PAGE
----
BORIS JOHNSON was dealt a blow by MPs yesterday as they attempted to prevent a no-deal Brexit.
The Commons voted to stop the frontrunner in the race to become PM from suspending parliament in order to ensure Britain leaves.
Five cabinet ministers were among Tory MPs who abstained from voting as the government was defeated by 315 votes to 274 in the pre-emptive strike.
Theresa May warned the ministers the rebellion could cost them their jobs when her replacement — Mr Johnson or rival Jeremy Hunt, takes over next week in Downing Street. ‘She is obviously disappointed that a number of ministers failed to vote in this afternoon’s division,’ her spokesman said. ‘No doubt her successor will take this into account when forming their government.’
Mr Johnson has insisted Britain will leave the EU on October 31 ‘do or die’ if he emerges as winner. Opinions are divided on whether he would need to suspend or ‘prorogue’ parliament to force through a no-deal against MPs’ wishes.
But sending them home might have helped him stop them voting through proposals designed to thwart him.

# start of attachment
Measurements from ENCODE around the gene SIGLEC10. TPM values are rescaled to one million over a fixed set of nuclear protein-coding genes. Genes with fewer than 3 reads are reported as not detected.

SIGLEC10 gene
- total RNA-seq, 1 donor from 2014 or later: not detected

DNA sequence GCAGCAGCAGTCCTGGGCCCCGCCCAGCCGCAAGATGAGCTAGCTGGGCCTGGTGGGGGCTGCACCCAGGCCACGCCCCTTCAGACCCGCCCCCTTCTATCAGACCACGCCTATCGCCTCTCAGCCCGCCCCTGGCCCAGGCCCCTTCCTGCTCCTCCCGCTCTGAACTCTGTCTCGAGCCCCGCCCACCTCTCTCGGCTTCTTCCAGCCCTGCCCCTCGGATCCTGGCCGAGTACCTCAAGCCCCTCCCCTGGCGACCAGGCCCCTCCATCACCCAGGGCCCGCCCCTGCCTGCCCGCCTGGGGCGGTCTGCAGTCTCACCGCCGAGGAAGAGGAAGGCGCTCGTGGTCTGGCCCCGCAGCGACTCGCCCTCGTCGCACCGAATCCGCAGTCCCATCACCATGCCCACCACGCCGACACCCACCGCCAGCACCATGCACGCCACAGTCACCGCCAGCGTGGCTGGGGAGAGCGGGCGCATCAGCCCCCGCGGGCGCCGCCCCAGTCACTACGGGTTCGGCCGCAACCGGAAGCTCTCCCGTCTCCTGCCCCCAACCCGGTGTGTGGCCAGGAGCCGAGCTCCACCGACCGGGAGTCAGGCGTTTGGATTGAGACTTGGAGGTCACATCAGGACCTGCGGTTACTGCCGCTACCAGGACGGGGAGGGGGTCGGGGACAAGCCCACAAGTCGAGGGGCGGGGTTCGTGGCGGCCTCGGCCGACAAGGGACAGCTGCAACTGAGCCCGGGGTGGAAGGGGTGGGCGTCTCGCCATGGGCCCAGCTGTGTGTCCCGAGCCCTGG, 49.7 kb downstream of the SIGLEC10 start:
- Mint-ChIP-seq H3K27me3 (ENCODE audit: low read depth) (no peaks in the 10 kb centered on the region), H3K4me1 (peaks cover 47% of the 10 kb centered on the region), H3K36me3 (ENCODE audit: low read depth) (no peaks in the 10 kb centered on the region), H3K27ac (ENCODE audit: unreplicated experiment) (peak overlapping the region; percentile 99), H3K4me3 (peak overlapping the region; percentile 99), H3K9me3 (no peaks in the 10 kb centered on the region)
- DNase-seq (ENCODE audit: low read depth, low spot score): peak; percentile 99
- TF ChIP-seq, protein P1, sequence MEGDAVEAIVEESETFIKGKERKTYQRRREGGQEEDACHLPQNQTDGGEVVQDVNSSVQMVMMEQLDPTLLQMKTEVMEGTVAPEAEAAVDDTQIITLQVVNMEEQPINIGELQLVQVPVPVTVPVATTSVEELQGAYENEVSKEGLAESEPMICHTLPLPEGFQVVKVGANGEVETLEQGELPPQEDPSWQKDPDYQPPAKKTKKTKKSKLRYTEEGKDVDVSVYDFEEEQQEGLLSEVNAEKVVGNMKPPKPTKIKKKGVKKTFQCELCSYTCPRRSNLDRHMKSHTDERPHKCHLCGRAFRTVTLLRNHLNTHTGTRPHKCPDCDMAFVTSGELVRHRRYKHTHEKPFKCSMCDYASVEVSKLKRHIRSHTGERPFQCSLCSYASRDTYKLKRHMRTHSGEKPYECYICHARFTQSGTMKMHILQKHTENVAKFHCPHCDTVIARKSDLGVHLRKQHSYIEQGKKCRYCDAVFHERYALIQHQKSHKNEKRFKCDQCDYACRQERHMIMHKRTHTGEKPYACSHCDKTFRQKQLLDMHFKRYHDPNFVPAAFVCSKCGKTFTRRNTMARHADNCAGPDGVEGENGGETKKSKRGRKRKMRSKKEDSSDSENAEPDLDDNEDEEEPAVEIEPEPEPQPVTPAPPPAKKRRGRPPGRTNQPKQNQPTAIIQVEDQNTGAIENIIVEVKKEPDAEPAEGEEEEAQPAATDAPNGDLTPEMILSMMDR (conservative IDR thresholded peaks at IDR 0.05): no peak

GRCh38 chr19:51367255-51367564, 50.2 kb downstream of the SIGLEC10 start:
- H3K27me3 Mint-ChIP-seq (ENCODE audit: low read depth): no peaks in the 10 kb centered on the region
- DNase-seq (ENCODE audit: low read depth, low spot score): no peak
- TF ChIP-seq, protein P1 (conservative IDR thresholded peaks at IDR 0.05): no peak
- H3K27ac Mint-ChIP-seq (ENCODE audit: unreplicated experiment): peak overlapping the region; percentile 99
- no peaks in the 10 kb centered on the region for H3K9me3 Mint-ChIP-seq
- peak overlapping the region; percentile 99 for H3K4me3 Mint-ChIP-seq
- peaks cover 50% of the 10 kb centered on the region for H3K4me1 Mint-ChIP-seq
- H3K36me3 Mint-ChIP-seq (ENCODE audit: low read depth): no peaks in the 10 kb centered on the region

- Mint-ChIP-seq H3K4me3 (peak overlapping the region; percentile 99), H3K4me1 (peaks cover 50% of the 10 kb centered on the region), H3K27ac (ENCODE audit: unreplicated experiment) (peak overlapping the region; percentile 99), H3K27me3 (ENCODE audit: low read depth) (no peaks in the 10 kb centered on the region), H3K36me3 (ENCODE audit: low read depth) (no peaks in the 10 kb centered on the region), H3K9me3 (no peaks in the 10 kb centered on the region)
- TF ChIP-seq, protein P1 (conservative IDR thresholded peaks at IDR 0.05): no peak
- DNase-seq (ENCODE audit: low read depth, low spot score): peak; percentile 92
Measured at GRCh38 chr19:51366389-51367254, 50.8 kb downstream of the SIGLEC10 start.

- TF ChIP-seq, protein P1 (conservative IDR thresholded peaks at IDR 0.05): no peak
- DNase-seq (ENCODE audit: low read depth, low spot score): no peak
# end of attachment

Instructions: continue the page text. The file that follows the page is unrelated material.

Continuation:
Labour’s Brexit spokesman Keir Starmer said it would be a ‘constitutional outrage’ to suspend parliament. And hailing yesterday’s result, he added: ‘Now it would also be unlawful. A huge victory.’
Ed Davey, one of the contenders to become the next leader of the pro-Remain Lib Dems, said: ‘Johnson has faced his first defeat, before he’s even taken office. Parliament has just stood up against tyranny.’
Chancellor Philip Hammond, justice secretary David Gauke, international development secretary Rory Stewart and business secretary Greg Clark were among more than 30 Tory abstainers.
And Margot James (pictured) quit as culture minister so she could join 17 party colleagues who voted against the government. She said other ministers opposed to a no-deal would quit if Mr Johnson became PM.
Mr Hunt missed the vote but said he mistakenly thought he had been given permission to stay away. The foreign secretary has ruled out suspending parliament but said MPs were wrong to tie the government’s hands.
MPs achieved their move to block a suspension by voting to amend the Northern Ireland Bill. The revised bill now requires them to be in parliament in September and October to hear government updates about the restoration of devolution.